But go back again. The reference to Jack Gilbert, a name most poets would know. I myself have been moved by his elegies and turned the dog that his wife Michiko “became” into the fly that my deceased spouse inhabited in my collection Designated Mourner. And that dark hair around the avocado pit in The Great Fires! Banks draws from Gilbert’s “heft of contentment” as he arrives at that particular time of life where one is not driven by the same urges and thus must derive solace and smaller spurrings from tinier hopes, simpler yearnings. The dandelions are the “bulletins” of what comes next; not one’s loins or heart, perhaps. They are the “bright hungers.” And what’s wrong with this? Nothing. They are gift-plants, as renamed by the spirit, not weeds. The Biblical assertions of shall and shall ensue. The ocean is a tailor of fluidity. Who are you? You’re just a grown, closer-to-whole self, poem-maker, listening to the elders and the seasons and moving with the pulse of what is now.

Issue Two: Elana Wolff’s How Alteration Works

Elana Wolff is a Toronto-based writer of poetry and creative nonfiction. Her work has recently appeared in The Dalhousie Review, Canadian Literature, Vallum, Arc, and Sepia. Her poem “I really liked your reading last night”has been chosen for inclusion in Best Canadian Poetry 2021 by Souvankham Thammavongsa for Biblioasis. Her collection, Swoon (Guernica Editions), is the 2020 winner of the Canadian Jewish Award for Poetry.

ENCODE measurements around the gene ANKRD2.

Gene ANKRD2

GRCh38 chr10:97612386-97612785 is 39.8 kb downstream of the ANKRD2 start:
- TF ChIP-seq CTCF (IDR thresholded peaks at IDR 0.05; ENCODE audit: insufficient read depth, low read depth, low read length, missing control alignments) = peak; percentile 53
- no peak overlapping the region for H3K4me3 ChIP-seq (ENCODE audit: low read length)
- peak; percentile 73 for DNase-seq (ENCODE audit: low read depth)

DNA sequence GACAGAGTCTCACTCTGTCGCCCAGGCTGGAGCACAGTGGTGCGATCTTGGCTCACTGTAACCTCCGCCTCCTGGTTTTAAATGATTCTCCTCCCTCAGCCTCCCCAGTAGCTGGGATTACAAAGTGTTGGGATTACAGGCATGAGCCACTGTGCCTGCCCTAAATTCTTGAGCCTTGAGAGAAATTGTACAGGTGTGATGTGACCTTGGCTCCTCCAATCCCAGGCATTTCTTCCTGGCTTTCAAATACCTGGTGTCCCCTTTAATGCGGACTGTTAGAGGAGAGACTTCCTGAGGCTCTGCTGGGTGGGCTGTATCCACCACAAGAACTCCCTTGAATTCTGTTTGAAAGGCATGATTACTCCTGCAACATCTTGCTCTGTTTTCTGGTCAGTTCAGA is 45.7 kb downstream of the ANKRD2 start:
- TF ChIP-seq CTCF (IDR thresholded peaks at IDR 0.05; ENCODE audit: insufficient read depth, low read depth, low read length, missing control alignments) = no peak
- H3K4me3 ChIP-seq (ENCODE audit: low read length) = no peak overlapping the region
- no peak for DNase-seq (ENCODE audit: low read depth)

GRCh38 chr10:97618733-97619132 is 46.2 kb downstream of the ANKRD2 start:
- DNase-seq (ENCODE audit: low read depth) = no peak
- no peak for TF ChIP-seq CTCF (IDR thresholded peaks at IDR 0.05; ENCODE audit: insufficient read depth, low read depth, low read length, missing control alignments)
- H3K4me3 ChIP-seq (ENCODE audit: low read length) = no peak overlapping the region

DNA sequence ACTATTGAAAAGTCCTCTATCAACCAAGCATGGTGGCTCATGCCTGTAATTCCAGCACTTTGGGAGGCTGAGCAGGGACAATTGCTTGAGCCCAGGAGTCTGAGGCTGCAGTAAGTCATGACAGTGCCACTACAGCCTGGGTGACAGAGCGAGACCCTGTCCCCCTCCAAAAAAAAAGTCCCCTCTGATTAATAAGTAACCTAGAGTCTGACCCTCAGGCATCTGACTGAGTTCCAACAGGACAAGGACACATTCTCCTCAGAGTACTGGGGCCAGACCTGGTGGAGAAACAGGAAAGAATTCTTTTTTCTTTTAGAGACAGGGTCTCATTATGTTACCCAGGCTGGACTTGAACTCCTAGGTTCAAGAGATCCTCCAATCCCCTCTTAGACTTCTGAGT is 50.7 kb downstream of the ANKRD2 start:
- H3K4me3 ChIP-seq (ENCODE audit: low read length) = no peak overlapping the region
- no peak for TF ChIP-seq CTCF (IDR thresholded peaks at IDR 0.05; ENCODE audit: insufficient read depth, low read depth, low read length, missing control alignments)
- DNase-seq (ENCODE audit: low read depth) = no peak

How Alteration Works

Fence & gate, the swing & hedges—blue:

the biophilia-blue in green.

Bird-poop white as eye in edelweiss.

Conscience, can you cogitate on personhood

dispersed: identity with any eyes,

this woman mirrored in sink. She washes hands:

They feel like scales & fins, the

gills of kinship.

Can’t tell you quite how alteration works.

Treadmill whirring in the basement—

near (almost) as hearing sea-in-a-shell. Real enough to leak …

We take to reading K. aloud in various translations. Eventually

we fall asleep & dream & let our souls go—       slumber

for as long as they want, the duvet-

cover soft as rumpled lumps of flanneled flesh.

Elana Wolff’s How Alteration Works: a mini-entree by Catherine Owen

This is a poem about our human relationship to nature, or the desire to address, enter, immerse oneself in objects by finding their through-bond, or what Edmund O Wilson called a process of “biophilia.” We want to feel at home with the entities that surround us by connecting with our shared organic origins. The ampersand itself is a mode of usually joining two sources that possess a known kinship like “scales & fins” though here Wolff extends relational twinnings by duo-ing the domesticized “swing & hedges” or creating an evolving triplet-ship of being asleep then dreaming then letting our souls go. Soul, of course, a currently risky word in a poem. What is a soul? What is conscience? Can we cogitate on ourselves without pretending our borders are fixed, immutable? What if they are “dispersed.” Poop is not just a flower it is like a body part or a sound. With the simile, and even more with the metaphor, everything is entwined. A woman’s hands are all the elements of fish. The treadmill, a human machine, sounds like the sea in a shell. The fusion of the seemingly tangible and the ineffably ephemeral. Lines are unfinished, leaking followed by ellipses…or are the ellipses the droplets of knowing drip drip dripping away? Loose couplets fall into stark singular statements. At the close, the speaker can let go of the question and allow the duvet to become flesh, just meld with the world, not incessantly attempt to articulate. Alteration works by itself. We must just release our constant division making. This poem urged me to re-read it on a number of levels. It asked me to think. I like that.